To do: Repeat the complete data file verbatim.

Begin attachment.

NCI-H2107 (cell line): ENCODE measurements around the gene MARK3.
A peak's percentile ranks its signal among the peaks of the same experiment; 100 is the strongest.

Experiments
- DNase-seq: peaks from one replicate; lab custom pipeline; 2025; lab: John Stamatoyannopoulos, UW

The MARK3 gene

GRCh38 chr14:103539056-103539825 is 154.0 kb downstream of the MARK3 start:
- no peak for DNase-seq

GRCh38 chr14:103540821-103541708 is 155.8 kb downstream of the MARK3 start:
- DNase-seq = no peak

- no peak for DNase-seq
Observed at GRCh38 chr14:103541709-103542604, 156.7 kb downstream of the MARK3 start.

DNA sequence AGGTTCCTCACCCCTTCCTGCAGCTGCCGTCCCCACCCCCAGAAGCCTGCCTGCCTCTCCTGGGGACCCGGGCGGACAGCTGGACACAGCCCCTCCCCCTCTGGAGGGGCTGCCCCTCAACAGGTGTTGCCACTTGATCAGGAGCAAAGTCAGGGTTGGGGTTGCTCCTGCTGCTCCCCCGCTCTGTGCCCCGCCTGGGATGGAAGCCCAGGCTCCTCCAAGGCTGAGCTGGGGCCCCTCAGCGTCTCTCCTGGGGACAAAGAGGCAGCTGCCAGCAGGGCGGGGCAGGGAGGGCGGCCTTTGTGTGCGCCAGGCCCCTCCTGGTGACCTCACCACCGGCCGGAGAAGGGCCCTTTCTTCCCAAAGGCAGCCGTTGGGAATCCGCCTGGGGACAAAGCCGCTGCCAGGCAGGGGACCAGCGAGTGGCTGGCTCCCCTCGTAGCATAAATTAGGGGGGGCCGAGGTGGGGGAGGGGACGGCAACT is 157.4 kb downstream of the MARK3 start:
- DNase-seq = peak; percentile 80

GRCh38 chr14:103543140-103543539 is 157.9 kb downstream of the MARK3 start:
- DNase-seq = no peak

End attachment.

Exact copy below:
NCI-H2107 (cell line): ENCODE measurements around the gene MARK3.
A peak's percentile ranks its signal among the peaks of the same experiment; 100 is the strongest.

Experiments
- DNase-seq: peaks from one replicate; lab custom pipeline; 2025; lab: John Stamatoyannopoulos, UW

The MARK3 gene

GRCh38 chr14:103539056-103539825 is 154.0 kb downstream of the MARK3 start:
- no peak for DNase-seq

GRCh38 chr14:103540821-103541708 is 155.8 kb downstream of the MARK3 start:
- DNase-seq = no peak

- no peak for DNase-seq
Observed at GRCh38 chr14:103541709-103542604, 156.7 kb downstream of the MARK3 start.

DNA sequence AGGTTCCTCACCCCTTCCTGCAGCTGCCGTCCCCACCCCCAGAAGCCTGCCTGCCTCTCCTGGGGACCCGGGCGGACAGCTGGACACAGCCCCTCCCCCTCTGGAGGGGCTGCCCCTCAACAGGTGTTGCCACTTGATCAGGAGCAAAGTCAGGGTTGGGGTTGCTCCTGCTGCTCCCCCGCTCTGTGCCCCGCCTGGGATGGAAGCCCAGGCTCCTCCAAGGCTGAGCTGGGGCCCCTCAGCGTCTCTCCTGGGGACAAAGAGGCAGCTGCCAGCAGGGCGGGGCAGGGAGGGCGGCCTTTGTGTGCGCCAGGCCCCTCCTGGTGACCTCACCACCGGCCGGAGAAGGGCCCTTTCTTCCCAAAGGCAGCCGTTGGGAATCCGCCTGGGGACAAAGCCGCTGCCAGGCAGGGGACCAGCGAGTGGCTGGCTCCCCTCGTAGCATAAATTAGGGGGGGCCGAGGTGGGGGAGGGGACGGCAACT is 157.4 kb downstream of the MARK3 start:
- DNase-seq = peak; percentile 80

GRCh38 chr14:103543140-103543539 is 157.9 kb downstream of the MARK3 start:
- DNase-seq = no peak